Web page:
An Action Packed Canadian GP

Verstappen came out on top in a race that saw changing weather conditions, lots of incidents, close racing and interesting strategies. 

With the track drenched just an hour before the race start, the spray looked bad as the drivers made their way to the grid, but it dried up enough for a normal standing start on intermediates, or full wets if you are driving a Haas.

Starting in the wet. Image courtesy of RedBull content pool

Lights out and the slowest getaway we have seen this season as they made it down to turn one without colliding. Russell managed to pick up pace out of turn two and kept the lead from Verstappen. Hamilton made up places but the Ferrari’s struggled, with Sainz ending up down in P15 at the end of lap 2.

Haas looked to have played a great strategy game, with Magnussen and Hulkenberg making it to P4 and P8 by lap 5. However, it wasn’t to last as the sun came out and the track started to dry making the inters the best tyres to be on.

As Norris closed the gap on Russell and Verstappen, the conversation began to turn to the forecast. Rain was expected about lap 30 but the track was drying in sectors two and three. Turns one and two were still wet though, Verstappen experiencing a wide moment on lap 17 which allowed Norris to position his car ready for a move.

The McLarens looked quick in the wet so when DRS was enabled, Norris was able to enhance his pace. On lap 21 he made a move on Verstappen into P2, just one lap later he passed Russell for the lead. As he completed the same move Russell lost downforce and went straight on at the final chicane, letting Verstappen through and coming back to the track in P3. Piastri looked to be following his teammate as he closed the gap on the front three. However, the safety car stopped his progress.

The safety car. Image courtesy of RedBull content pool

Sargent dropped it on the inside of turn four and hit the wall on the exit, causing his car to become stranded. This brought out the safety car on lap 25. With rain due in just a couple of minutes, most of the top ten pitted for new inters, apart from Norris. He was too far past the pitlane entry as the safety car came out. This meant that when he did pit a lap later, he came out in P3 with Verstappen leading the race.

Just before the end of the safety car period, Ferrari pitted Leclerc for a change of tyres. However, they put him on the slicks—hard tyres to be more precise—despite rain due imminently. He also had a known engine issue, which caused further delay in the car leaving the pitbox. It was not a surprise when he pitted just 2 laps after the restart for inters.

The restart got away with no issues as they behaved themselves, knowing more rain was on the way. A shout out to Albon, who made an incredible double overtake on Ricciardo and Ocon at the final chicane.

The rain stopped, the sun came out, and the dry line started to form. But for Ferrari, when it rains, it pours. On lap 42, Sainz made contact with the back of Bottas, which caused front wing damage, while the team called in Leclerc to retire the car.

Norris taking on the drying track. Image courtesy of Pirelli F1 Media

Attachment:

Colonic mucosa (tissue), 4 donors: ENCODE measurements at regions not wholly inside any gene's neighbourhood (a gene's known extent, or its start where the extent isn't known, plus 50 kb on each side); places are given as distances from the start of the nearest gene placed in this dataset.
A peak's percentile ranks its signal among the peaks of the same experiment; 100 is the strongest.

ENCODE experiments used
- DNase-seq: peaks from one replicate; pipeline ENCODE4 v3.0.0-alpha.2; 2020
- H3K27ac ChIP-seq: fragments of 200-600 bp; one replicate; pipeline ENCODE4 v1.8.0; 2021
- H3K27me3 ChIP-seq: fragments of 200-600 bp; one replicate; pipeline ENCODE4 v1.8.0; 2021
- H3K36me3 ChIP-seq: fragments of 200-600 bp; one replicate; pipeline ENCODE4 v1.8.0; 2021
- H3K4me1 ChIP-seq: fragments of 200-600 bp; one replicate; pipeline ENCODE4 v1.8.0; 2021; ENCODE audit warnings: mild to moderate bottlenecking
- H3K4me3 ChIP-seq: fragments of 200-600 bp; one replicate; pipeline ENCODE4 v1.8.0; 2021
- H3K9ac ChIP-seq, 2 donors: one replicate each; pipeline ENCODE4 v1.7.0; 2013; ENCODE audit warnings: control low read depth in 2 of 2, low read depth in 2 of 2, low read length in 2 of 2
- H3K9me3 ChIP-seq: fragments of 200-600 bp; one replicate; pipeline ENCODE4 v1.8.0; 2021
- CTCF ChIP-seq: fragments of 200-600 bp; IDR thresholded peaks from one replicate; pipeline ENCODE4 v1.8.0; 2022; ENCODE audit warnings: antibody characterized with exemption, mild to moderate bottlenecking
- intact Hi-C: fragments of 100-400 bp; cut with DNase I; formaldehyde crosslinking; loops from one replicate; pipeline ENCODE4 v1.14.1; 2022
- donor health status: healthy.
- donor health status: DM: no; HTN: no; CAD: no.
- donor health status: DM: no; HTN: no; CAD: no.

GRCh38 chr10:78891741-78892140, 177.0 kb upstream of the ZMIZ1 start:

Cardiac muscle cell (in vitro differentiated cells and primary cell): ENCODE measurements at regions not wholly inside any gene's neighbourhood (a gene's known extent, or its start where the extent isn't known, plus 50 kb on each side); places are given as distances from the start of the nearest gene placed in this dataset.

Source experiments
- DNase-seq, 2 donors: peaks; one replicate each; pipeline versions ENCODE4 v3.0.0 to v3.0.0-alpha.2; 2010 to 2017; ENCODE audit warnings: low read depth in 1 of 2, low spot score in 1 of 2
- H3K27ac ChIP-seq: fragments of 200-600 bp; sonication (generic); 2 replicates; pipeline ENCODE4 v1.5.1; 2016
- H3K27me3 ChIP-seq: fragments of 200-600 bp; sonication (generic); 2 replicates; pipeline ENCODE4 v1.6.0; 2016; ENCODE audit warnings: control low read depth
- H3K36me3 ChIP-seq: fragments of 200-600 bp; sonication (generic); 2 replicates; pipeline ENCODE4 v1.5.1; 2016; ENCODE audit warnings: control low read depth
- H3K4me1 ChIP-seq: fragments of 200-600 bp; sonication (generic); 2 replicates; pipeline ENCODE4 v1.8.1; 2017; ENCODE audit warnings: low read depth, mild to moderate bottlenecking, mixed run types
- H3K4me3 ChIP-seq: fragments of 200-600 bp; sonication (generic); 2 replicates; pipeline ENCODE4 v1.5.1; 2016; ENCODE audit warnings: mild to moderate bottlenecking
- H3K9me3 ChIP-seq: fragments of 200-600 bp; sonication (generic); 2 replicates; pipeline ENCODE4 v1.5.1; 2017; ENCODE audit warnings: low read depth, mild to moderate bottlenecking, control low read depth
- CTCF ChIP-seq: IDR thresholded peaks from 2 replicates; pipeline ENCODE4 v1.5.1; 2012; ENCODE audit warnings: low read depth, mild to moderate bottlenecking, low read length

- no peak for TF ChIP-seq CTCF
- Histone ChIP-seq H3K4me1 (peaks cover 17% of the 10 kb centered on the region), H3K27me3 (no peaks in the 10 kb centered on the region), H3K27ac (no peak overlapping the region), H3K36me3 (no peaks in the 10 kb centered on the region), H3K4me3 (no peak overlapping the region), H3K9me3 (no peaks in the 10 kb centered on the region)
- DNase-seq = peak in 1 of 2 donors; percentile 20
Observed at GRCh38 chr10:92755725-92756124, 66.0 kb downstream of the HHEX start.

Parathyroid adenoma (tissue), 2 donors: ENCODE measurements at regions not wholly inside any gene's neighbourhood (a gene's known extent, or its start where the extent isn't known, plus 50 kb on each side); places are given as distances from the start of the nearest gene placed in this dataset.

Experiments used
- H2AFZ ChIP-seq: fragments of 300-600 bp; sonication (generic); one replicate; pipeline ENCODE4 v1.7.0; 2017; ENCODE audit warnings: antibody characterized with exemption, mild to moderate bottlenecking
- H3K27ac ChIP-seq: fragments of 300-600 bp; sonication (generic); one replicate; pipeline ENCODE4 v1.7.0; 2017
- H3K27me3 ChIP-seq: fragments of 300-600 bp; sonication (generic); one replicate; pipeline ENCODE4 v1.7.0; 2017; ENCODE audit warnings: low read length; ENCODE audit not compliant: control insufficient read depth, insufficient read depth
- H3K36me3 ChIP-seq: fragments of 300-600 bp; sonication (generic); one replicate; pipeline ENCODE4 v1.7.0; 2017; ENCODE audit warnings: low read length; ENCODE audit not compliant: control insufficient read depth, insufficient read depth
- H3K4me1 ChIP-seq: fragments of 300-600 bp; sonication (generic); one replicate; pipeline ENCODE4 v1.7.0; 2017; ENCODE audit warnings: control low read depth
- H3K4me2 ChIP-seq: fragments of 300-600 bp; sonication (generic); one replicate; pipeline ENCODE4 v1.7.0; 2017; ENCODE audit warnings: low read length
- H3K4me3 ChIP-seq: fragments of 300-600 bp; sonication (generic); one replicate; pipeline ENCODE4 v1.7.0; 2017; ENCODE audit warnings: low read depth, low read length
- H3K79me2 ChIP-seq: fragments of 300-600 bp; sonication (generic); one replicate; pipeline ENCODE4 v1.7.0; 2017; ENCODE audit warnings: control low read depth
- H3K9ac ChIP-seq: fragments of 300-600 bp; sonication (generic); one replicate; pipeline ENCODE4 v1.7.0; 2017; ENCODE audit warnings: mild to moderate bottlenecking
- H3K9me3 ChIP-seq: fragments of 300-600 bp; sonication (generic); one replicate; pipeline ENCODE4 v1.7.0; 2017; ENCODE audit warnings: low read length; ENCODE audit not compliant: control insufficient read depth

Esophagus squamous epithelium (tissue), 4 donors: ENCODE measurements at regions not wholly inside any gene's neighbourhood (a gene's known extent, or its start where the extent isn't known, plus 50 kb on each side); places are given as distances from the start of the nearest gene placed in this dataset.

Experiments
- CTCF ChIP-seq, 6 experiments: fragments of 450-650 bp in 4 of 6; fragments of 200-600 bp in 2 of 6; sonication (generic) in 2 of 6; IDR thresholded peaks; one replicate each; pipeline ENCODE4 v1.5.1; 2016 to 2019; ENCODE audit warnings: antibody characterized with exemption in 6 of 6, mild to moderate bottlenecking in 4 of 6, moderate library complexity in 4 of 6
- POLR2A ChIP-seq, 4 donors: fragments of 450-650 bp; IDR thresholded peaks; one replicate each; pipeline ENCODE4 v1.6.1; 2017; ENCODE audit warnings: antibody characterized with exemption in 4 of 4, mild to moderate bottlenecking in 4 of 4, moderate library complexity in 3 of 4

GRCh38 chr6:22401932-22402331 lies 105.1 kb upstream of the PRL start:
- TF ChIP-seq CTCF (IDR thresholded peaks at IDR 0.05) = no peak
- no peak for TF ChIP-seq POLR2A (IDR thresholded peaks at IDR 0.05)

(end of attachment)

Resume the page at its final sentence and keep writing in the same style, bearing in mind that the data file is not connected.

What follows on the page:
On lap 43 it was time to switch to slicks, Gasly was the first car in, followed by Magnussen and Bottas. Hamilton was the first of the frontrunners to pit for medium tyres. It wasn’t long before the rest of the grid was in, apart from Norris again. This time, the team decided to see what the other teams would do.

Norris stayed out and took the lead, meaning he now had a pit stop in hand over second place Verstappen. Despite this, Norris pitted one lap later, but Verstappen and Russell now had warmer tyres and were on the dry line, while Norris had to tiptoe out of the still extremely wet pitlane, ending up in P2.

All seemed calm for a couple of laps when a yellow flag appeared and disappeared again. The camera switched to Perez, who now had a very broken rear wing. He dropped his rear right tyre out of the dry line at turn six and spun into the wall. He was able to get back to the pits but retired the car.

However, a safety car was called, but not for Perez. Sainz dropped it on the same corner but managed to avoid the wall. He spun in the middle of the track and collected Albon in the process, pushing him into the wall. A double DNF for Williams and a double DNF for Ferrari as Sainz drove to the pits and retired.

Both Mercedes with fresh tyres. Image courtesy of Mercedes Benz

On the restart, both Mercedes had fresh tyres in an aggressive strategy, but everyone got away in order. The race was now dry, with no more rain on the way. This enabled a five-way battle for the lead.

Russell closed in on Piastri in P3, and using DRS, he was alongside into the final chicane, but there was not enough room for both cars. It was very close, and Russell went wide, allowing his teammate through. Hamilton made a clean move on Piastri the following lap, giving Russell a second chance, but this time with no issues.

With only 3 laps to go, the Mercedes were allowed to race each other, with Russell making it up into P3 with a nice move using DRS. It remained close between the pair all the way to the line but Russell held on.

He wasn’t the only one holding on with Gasly, Ocon, Magnussen and Hulkenberg fighting all the way to the line for the final two points positions. The Alpines finished P9 and P10 with the Haas cars in P11 and P12, respectively.

Verstappen controlled the final few laps to take the win, with Norris in P2. It was a fantastic race with action at every point. Three teams finished in the top five, Aston Martin with a double top ten finish and battles on every lap.

The podium celebrations. Image courtesy of Pirelli F1 Media
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